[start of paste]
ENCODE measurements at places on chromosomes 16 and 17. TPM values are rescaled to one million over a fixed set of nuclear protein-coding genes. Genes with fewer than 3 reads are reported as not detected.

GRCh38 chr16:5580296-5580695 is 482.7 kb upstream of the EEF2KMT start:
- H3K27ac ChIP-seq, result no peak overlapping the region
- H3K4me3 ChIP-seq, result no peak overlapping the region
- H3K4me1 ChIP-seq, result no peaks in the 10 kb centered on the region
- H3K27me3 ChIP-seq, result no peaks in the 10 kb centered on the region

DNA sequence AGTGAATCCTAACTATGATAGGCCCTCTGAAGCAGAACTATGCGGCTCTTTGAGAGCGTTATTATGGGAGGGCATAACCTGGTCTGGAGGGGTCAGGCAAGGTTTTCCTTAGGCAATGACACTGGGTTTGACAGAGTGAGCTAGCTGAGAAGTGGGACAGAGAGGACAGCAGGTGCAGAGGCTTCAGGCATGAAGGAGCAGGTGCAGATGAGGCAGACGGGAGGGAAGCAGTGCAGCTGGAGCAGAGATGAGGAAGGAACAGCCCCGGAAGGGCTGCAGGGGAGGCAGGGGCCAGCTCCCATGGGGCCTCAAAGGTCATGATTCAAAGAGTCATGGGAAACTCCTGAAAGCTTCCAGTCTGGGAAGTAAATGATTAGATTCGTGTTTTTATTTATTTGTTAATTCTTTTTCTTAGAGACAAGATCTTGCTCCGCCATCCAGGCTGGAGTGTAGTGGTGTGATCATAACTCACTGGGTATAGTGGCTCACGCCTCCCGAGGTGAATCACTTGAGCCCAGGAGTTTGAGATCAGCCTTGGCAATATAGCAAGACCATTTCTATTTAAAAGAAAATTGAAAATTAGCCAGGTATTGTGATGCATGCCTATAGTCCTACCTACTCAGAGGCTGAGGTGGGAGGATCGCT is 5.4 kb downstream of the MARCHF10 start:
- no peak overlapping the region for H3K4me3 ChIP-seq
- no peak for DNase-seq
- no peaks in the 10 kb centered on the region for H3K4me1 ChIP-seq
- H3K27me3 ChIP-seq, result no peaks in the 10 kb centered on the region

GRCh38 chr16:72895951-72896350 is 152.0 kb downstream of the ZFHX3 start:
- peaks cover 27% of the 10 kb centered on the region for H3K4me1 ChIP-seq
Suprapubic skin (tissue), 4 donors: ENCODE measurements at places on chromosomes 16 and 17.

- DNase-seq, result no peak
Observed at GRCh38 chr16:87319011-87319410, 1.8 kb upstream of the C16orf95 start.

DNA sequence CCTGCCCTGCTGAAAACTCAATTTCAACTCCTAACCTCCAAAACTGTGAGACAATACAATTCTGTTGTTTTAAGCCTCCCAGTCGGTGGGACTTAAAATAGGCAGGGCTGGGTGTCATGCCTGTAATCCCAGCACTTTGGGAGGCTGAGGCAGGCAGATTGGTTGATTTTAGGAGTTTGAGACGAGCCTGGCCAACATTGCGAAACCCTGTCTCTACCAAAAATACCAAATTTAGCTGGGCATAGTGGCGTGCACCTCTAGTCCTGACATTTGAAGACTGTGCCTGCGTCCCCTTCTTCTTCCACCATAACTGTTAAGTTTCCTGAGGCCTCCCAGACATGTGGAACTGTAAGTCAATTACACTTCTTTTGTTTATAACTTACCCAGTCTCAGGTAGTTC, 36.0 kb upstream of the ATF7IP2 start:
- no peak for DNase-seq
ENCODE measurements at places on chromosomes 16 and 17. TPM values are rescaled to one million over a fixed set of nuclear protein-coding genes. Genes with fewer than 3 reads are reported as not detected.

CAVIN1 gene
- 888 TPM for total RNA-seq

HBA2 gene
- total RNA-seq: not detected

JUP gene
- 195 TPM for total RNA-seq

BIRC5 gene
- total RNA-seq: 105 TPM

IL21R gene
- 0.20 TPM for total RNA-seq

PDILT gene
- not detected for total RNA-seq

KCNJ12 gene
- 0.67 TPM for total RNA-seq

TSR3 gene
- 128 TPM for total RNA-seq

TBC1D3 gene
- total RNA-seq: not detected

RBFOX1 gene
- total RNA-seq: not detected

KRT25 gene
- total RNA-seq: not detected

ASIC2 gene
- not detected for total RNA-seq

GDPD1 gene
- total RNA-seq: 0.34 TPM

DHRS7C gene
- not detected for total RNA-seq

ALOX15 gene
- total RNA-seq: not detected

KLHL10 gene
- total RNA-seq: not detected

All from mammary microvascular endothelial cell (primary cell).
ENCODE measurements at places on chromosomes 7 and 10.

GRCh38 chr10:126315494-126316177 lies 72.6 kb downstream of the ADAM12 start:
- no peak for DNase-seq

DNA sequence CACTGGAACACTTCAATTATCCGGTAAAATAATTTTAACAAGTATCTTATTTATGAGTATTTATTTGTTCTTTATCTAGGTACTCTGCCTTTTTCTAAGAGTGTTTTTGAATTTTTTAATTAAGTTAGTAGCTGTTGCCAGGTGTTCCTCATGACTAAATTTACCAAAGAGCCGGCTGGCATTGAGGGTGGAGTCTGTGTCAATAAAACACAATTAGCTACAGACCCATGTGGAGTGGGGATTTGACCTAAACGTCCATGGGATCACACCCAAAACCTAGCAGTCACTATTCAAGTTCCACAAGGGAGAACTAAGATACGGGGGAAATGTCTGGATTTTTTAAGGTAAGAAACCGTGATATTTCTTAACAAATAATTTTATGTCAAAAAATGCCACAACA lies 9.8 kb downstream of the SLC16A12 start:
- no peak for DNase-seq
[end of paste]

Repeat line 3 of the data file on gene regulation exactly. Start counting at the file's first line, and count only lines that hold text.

- H3K27ac ChIP-seq, result no peak overlapping the region